Introduction to the NRPT

Published: October 7, 2009

Updated: October 7, 2009

Applies To: Windows Server 2008 R2

This topic applies to DNSSEC in Windows Server 2008 R2. DNSSEC support is greatly enhanced in Windows Server 2012. For more information, see DNSSEC in Windows Server 2012.

The Name Resolution Policy Table (NRPT) is a table of namespaces and corresponding settings stored in the Windows Registry that determines the DNS client’s behavior when issuing queries and processing responses. Each row in the NRPT represents a rule for a portion of the namespace for which the DNS client issues queries. Before issuing name resolution queries, the DNS client will consult the NRPT to determine if any additional flags must be set in the query. Upon receiving the response, the client will again consult the NRPT to determine any special processing or policy requirements. In the absence of the NRPT, the client will operate in a normal fashion. The NRPT stores configurations and settings that are used to deploy DNS Security Extensions (DNSSEC), and also stores information related to DirectAccess, a remote access technology.

The NRPT can be configured using Group Policy or by using the Windows Registry. For more information about configuring the NRPT, see Deploy Name Resolution Policy to Client Computers.

The preferred method of configuring the NRPT is with the Group Policy Management Editor. See the following example.


The properties of an NRPT rule are described in the following table:


Rule Property




Used to indicate the namespace to which the policy applies. When a query is issued, the DNS client will compare the name in the query to all of the namespaces in this column to find a match.

  • DNS suffix (*

  • DNS prefix (hrweb.*)

  • FQDN (

  • IP address subnet for reverse lookup (


Used to indicate whether the DNS client should check for DNSSEC validation in the response.

Selecting this option will not force the DNS server to perform DNSSEC validation. That validation is triggered by the presence of a trust anchor for the zone the DNS server is querying. Setting this value to true prompts the DNS client to check for the presence of the Authenticated Data bit in the response from the DNS server if the response has been validated, If not, the DNS client will ignore the response.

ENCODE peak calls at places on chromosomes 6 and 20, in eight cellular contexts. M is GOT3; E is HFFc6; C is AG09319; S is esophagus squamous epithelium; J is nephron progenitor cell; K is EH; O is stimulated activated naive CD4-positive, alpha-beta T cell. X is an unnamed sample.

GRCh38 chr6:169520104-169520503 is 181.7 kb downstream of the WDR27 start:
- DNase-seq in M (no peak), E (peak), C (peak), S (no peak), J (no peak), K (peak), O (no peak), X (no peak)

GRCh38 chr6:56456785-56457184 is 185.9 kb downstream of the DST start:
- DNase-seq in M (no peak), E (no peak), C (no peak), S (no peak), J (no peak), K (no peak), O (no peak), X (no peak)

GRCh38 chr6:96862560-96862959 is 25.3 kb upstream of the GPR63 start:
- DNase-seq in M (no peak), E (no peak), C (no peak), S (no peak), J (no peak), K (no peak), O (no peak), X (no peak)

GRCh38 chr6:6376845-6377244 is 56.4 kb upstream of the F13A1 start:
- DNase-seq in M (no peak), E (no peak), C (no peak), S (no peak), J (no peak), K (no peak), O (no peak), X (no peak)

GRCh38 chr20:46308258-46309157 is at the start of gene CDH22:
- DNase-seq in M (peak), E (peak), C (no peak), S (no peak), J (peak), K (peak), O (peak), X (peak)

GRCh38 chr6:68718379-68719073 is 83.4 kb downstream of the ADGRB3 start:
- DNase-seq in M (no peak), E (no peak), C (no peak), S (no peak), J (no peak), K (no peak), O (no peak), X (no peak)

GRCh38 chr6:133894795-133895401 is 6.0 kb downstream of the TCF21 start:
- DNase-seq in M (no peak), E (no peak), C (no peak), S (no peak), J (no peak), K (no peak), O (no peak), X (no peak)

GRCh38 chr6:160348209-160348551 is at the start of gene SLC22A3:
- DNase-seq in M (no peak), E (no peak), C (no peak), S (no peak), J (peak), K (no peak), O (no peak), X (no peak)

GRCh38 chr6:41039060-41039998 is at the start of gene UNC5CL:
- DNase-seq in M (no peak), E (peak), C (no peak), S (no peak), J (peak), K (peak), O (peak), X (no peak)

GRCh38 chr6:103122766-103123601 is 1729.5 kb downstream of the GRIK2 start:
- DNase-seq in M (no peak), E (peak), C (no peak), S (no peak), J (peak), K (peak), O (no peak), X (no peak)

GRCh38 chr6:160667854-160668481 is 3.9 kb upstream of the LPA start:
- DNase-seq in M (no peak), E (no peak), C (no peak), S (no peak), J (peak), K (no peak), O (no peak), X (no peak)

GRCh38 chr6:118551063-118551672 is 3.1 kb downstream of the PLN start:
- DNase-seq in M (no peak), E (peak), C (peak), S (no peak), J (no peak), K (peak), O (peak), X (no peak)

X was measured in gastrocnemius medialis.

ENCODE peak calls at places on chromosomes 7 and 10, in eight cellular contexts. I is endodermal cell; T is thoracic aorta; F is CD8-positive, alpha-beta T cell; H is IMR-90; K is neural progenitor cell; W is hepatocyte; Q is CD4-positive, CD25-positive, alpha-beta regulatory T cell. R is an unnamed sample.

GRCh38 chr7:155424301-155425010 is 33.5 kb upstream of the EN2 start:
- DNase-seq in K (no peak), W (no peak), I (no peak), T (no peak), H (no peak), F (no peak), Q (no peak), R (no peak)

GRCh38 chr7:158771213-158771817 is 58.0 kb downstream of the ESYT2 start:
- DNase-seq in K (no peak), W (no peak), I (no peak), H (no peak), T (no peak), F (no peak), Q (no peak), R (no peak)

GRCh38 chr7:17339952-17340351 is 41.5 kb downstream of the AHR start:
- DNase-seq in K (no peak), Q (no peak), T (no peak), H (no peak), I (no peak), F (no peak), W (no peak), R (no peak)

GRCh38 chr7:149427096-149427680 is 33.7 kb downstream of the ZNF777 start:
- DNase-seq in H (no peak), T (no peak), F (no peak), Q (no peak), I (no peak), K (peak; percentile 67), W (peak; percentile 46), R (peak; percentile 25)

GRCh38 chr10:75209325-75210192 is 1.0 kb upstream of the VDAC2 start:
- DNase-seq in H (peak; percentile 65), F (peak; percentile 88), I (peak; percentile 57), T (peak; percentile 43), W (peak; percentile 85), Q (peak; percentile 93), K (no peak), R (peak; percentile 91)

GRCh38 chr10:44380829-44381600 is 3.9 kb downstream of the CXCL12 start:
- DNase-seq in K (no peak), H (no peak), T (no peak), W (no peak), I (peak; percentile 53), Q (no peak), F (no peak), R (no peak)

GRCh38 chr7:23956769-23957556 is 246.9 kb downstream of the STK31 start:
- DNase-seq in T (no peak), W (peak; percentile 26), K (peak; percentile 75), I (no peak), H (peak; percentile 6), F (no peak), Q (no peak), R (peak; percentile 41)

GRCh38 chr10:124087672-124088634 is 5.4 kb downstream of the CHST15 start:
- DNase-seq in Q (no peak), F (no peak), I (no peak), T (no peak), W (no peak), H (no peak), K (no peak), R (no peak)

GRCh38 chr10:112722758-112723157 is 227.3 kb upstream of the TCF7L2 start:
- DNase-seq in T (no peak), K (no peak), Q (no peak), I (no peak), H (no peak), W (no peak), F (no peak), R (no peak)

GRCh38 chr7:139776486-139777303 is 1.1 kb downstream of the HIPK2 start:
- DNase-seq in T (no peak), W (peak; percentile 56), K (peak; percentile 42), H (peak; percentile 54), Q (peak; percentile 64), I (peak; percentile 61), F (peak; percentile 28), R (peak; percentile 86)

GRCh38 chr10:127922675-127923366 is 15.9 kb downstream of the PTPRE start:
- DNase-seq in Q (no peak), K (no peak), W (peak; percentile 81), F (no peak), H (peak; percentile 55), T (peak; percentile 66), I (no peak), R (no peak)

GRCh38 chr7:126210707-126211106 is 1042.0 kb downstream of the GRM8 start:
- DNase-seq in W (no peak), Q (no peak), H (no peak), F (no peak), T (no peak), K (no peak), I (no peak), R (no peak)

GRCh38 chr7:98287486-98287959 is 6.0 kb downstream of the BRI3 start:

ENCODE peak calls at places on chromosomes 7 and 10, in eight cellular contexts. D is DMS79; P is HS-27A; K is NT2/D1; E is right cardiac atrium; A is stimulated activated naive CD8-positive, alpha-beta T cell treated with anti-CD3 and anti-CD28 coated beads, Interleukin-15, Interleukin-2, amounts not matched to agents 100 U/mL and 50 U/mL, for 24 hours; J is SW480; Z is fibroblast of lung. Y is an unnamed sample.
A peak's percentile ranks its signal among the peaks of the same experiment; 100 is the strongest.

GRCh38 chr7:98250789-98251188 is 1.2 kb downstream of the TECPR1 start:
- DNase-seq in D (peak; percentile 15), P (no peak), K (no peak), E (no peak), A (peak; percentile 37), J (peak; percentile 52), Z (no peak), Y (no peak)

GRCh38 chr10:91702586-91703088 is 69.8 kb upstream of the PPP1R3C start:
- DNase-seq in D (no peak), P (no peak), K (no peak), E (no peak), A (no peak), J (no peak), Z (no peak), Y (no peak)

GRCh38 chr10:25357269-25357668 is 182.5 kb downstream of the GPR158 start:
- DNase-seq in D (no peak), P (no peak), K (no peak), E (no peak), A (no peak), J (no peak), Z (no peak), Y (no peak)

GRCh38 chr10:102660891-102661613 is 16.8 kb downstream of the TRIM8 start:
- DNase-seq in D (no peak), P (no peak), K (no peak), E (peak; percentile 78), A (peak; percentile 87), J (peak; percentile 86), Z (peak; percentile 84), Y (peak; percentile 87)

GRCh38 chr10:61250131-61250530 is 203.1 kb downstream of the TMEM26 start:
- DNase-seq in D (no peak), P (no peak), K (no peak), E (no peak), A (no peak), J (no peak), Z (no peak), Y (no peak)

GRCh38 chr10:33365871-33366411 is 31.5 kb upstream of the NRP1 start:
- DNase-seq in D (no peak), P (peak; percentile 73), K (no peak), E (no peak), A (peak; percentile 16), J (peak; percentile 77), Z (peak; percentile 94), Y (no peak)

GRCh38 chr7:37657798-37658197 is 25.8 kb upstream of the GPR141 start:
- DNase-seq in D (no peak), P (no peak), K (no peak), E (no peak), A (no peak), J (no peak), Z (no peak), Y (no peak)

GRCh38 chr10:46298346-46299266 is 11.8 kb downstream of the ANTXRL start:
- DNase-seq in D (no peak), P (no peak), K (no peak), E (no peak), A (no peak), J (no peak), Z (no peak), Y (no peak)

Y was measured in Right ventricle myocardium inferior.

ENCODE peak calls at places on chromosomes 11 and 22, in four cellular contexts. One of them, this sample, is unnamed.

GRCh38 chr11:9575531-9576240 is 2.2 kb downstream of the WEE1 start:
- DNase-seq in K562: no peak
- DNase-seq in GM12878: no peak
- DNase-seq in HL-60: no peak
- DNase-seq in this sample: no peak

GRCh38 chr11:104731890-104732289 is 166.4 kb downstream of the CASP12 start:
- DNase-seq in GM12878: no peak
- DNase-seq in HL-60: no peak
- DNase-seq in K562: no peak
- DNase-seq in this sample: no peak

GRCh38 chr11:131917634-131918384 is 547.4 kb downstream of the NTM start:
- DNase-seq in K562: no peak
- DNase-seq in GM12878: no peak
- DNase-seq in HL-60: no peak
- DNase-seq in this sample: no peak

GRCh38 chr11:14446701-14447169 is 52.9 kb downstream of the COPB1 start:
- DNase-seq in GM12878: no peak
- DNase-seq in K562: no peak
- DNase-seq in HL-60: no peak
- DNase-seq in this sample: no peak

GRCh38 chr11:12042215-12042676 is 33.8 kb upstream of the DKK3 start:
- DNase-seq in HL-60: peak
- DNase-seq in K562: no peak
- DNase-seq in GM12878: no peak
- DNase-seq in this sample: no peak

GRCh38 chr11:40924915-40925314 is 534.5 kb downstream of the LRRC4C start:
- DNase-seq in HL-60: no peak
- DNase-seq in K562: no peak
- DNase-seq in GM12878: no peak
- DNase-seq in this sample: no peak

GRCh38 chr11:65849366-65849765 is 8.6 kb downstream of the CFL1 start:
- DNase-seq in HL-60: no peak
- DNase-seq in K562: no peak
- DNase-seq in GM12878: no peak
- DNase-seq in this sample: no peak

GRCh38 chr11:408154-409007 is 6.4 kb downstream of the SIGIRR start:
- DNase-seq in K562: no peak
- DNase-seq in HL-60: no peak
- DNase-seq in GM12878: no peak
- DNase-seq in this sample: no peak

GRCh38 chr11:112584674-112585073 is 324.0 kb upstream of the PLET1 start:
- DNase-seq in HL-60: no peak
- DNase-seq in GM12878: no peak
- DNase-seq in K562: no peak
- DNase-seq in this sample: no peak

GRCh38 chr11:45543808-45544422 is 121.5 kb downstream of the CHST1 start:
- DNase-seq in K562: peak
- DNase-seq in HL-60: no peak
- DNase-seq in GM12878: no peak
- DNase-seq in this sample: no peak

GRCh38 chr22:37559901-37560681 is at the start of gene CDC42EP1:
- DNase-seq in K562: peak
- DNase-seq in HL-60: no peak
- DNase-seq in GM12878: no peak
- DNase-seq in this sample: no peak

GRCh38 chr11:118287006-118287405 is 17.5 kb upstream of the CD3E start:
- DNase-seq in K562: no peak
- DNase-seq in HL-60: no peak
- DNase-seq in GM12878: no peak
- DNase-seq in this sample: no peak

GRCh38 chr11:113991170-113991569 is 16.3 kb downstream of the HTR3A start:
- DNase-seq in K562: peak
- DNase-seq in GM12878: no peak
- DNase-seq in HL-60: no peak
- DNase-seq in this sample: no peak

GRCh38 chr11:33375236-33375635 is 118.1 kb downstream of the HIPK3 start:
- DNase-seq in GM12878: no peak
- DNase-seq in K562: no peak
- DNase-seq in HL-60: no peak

Binary (on or off)

DNS Over IPsec

Used to indicate whether IPsec must be used to protect DNS traffic for queries belonging to the namespace. Setting this value to true will cause the DNS client to set up an IPsec connection to the DNS server before issuing the DNS query.

Binary (on or off)

IPsec Encryption Level

Used to indicate whether DNS connections over IPsec will use encryption.

If DNSOverIPsec is off, this value is ignored.

  • Array:

  • 0 – Do not use encryption (only integrity is performed)

  • 1 – Low: 3DES, AES (all)

  • 2 – Medium: AES (all)

  • 3 – High: AES (192, 256)

IPsec CA

The CA (or list of CAs) that issued the DNS server certificates for DNS over IPsec connections. When using IPsec to allow the client to trust the DNS server, the DNS client checks for the server authorization based on the server certificates issued by this CA. If not set, all root CAs in the client computer’s stores are checked.

If DNSOverIPsec is off, this value is ignored.

String – The domain name of the CA that issued the DNS server certificate. If left blank, the authorization check is not required for this name.

This is checked along with the presence of a DNS EKU in the server certificate.

The following flowchart shows how the DNS client uses the NRPT when issuing queries.

How the DNS client uses the NRPT when querying

See Also

Community Additions